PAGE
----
This patent, issued on March 16th, 1999 talks about “messaging devices that process messages logically for a user in the context of space and time”. Translated from legalese – it’s about your iPhone being able to display geographically relevant messages when you are at a certain place. E.g. traffic alerts when you are near the congested intersection, ability to schedule reminders when you are approaching your workplace or leaving your home, getting a pop-up to remember to buy some milk when you are in a grocery store, etc;


Patent No. 5,922,047 “Apparatus, method and system for multimedia control and communication”

The ‘047 patent, issued on July 13, 199 is really broad and, according to Motorola, covers such basic device functionality as being able to launch and use any media application, while also being a phone. E.g. tapping on video player icon on iPhone 4S constitutes infringement, because it means that your phone switches to another operating mode (video player) among many (telephone, music player, browser, etc;), in response to a first control signal (tapping on a video icon) and, after video player launches, it is controlled via multiple other control signals – e.g tap to Pause/Play, Fast Forward, etc;


Patent No. 6,425,002 “Apparatus and method for handling dispatching messages for various applications of a communication device”

‘002 patent was issued on July 23, 2002 and covers the API for routing incoming and outgoing messages to the correct applications. Motorola thinks that Apple’s Push Notification functionality, allowing your apps to automatically send and receive push messages, is covered by ththis patent and infringes on it.


Patent No. 6,493,673 “Markup language for interactive services and methods thereof”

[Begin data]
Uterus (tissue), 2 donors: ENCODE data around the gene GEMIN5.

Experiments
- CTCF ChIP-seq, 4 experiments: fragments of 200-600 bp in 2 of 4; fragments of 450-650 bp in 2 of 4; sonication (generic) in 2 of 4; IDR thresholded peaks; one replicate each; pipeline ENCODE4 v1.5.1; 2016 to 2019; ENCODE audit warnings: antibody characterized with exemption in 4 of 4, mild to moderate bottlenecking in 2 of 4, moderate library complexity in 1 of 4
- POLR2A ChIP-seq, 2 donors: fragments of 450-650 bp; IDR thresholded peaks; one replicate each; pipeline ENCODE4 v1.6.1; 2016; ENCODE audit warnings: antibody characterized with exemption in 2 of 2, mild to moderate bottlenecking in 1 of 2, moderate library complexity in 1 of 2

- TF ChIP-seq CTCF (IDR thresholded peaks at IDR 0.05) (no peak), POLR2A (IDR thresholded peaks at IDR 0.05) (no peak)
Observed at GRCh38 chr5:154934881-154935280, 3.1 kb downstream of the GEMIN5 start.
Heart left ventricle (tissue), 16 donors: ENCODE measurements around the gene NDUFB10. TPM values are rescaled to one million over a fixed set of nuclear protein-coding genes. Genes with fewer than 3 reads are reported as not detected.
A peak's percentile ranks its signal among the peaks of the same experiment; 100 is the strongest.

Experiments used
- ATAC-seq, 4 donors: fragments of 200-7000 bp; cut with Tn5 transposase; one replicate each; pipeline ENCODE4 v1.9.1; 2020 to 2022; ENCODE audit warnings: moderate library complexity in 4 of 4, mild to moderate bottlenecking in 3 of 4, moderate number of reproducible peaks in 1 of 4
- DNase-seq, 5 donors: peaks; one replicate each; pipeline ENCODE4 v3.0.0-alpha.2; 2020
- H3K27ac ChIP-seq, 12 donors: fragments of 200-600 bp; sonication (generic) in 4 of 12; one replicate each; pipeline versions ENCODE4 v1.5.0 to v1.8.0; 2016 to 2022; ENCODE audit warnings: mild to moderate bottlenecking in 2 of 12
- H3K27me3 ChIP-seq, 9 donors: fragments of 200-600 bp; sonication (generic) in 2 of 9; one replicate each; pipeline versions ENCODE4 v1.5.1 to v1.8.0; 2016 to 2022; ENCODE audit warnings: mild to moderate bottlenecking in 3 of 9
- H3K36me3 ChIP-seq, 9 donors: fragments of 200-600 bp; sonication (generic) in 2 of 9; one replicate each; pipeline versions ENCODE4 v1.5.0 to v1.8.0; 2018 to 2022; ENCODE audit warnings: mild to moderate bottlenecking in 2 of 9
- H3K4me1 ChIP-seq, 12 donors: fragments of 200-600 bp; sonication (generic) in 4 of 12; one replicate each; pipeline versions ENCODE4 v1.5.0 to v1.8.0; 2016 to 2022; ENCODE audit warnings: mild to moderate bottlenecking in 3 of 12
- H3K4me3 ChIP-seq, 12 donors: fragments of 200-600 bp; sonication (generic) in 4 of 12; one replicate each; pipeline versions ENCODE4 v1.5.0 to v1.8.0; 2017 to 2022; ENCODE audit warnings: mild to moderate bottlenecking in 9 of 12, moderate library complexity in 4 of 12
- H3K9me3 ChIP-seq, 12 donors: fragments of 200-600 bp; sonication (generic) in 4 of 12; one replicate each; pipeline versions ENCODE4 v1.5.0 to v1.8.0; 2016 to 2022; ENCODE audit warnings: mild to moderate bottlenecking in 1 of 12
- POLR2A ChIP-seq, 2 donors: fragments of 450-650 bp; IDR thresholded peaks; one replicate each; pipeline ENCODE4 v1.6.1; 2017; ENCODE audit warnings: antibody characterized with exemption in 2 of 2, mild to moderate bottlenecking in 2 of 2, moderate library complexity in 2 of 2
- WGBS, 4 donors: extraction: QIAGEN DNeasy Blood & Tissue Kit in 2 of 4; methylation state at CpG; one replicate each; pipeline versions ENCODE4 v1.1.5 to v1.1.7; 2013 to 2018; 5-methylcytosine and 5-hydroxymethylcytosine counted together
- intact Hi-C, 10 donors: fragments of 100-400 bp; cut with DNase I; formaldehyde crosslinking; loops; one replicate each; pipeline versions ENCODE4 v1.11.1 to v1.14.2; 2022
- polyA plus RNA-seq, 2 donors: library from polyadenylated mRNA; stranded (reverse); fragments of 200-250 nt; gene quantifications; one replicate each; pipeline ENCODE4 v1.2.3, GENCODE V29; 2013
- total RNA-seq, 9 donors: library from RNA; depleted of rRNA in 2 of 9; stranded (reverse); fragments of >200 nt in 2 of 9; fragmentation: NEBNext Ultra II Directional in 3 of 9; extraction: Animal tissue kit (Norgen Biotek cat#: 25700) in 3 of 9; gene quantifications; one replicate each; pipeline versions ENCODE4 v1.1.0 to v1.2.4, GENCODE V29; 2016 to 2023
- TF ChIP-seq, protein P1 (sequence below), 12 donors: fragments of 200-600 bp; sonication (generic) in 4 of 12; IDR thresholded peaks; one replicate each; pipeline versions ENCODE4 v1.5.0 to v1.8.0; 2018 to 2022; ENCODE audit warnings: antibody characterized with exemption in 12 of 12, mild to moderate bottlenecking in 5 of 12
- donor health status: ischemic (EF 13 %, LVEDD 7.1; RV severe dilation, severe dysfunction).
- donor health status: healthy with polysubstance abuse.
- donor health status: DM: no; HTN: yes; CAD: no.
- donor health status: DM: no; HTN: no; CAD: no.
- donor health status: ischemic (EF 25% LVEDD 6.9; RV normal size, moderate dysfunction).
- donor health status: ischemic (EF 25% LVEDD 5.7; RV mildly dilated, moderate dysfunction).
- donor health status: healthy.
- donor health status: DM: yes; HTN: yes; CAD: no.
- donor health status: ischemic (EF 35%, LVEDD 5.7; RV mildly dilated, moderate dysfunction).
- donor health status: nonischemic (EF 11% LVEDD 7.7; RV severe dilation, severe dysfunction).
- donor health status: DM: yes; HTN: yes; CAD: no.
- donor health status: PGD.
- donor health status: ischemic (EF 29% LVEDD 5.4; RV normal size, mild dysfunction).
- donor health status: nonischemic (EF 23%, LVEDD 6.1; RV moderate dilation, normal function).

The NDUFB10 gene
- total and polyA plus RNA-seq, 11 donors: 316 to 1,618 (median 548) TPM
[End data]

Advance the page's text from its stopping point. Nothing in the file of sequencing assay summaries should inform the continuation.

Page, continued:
This patent, issued on Dec. 10, 2002 covers interactive voice services delivered over the internet, and goes after Siri. Motorola does not care much about the artificial intelligence and all other fancy stuff Siri does. According to the patent claims, Motorola has invented the basic interactive dialog process Siri uses. And the way Apple renders XML files to allow you talk to Siri, is a no no without a license. “Siri, set a reminder for 2, tomorrow”, “2PM or 2AM”, “2PM” , “OK, setting reminder for 2PM on Wednesday, Aug. 22nd” . Doesn’t matter how Siri figures out what to ask and what to tell you. Simply by performing this dialog, and using a markup language to do it – Siri infringes. Or at least that’s what Motorola claims.


Patent No. 6,983,370 “System for providing continuity between messaging clients and method therefor”

The ‘370 patent, issued on January 3d, 2006 talks about seamless IM session switching between various devices, and says that all iMessage capable devices are infringing on it. Started your iMessage chat on your MacBook, then continued it on the way to work on your iPhone? Google says that the way Apple does this – by storing your chat data on its servers and then transferring the chat data from MacBook to iPhone – is Moto’s invention. This patent is also part of Motorola’s litigation with Microsoft in U.S.


Patent No. 7,007,064 “Method and apparatus for obtaining and managing wirelessly communicated content”

‘064 patent, issued on Feb 28, 2006 goes after e-mail syncing between your Macs and iOS devices via iCloud. It is a rather narrow patent, and only insists that the way Apple keeps your e-mails in sync, by deleting messages on one of your igadgets when you delete that same message on the other, is an infringing use.


Patent No. 7,383,983 “System and method for managing content between devices in various domains”

This patent covers the ability to pause video or audio playback on your iPad, and then resume playing the content from the same place on a different iDevice.
Score: 13 Votes (Like | Disagree)